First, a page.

Serotonergic mechanisms of cocaine effects in humans
- Cite this article as:
- Aronson, S.C., Black, J.E., McDougle, C.J. et al. Psychopharmacology (1995) 119: 179. doi:10.1007/BF02246159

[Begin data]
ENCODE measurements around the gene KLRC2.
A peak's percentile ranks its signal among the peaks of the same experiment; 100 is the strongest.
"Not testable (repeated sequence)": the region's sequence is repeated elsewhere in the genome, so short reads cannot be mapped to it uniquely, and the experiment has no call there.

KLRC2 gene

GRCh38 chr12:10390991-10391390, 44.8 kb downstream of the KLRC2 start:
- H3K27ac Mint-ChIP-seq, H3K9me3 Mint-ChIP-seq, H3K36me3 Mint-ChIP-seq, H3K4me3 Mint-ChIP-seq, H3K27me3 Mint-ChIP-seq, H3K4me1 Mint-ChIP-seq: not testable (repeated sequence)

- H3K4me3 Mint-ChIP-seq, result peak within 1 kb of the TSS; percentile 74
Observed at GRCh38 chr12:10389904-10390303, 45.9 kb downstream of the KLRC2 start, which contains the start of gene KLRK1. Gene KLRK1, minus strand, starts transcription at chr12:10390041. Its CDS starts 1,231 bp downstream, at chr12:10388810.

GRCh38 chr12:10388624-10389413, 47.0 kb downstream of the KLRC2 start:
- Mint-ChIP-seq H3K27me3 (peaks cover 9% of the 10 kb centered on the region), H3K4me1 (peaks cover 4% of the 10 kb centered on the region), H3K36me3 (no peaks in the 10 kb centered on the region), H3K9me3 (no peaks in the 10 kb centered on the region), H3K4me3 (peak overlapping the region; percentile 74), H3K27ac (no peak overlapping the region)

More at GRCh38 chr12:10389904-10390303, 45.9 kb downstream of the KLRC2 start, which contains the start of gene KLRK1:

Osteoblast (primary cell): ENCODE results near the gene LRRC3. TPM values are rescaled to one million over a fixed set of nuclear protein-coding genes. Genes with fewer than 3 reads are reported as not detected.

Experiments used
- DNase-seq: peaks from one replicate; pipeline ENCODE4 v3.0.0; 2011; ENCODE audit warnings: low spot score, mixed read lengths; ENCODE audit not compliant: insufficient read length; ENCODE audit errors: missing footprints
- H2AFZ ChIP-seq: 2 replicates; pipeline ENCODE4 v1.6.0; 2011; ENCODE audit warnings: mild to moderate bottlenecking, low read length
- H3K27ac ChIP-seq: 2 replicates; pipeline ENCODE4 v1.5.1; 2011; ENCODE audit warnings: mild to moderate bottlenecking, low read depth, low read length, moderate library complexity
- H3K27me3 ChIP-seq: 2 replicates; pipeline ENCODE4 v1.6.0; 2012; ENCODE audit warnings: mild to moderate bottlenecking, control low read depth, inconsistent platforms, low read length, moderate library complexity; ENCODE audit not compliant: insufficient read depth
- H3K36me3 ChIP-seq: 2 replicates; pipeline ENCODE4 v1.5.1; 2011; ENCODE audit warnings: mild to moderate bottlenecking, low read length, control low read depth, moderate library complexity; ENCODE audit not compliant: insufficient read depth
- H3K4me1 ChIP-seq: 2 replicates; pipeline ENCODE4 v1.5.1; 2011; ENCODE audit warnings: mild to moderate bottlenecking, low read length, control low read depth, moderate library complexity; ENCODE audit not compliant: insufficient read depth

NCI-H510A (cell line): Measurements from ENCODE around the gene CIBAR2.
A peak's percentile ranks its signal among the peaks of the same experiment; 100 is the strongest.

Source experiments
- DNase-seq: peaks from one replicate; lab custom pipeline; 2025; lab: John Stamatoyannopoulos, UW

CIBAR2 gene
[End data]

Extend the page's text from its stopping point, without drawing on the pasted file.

The objective of this study was to investigate the role of serotonin (5-HT) in mediating the effects of cocaine in humans. To accomplish this, 12 subjects each participated in two randomized, double-blind test sessions separated by 1 week. In one session, subjects underwent acute depletion of the 5-HT amino acid precursor tryptophan (TRP), followed by a test dose of intranasal cocaine. In the other session, the cocaine test dose was preceded by sham depletion. Subject ratings of cocaine “high” were significantly lower following active TRP depletion than after the sham procedure. Subjects also showed an earlier but less sustained rise in self-rated nervousness during active TRP depletion. These findings are consistent with the hypothesis that 5-HT may be involved in mediating the euphorigenic and modulating the anxiogenic effects of cocaine in humans, either directly or through actions on other (e.g., dopaminergic) systems.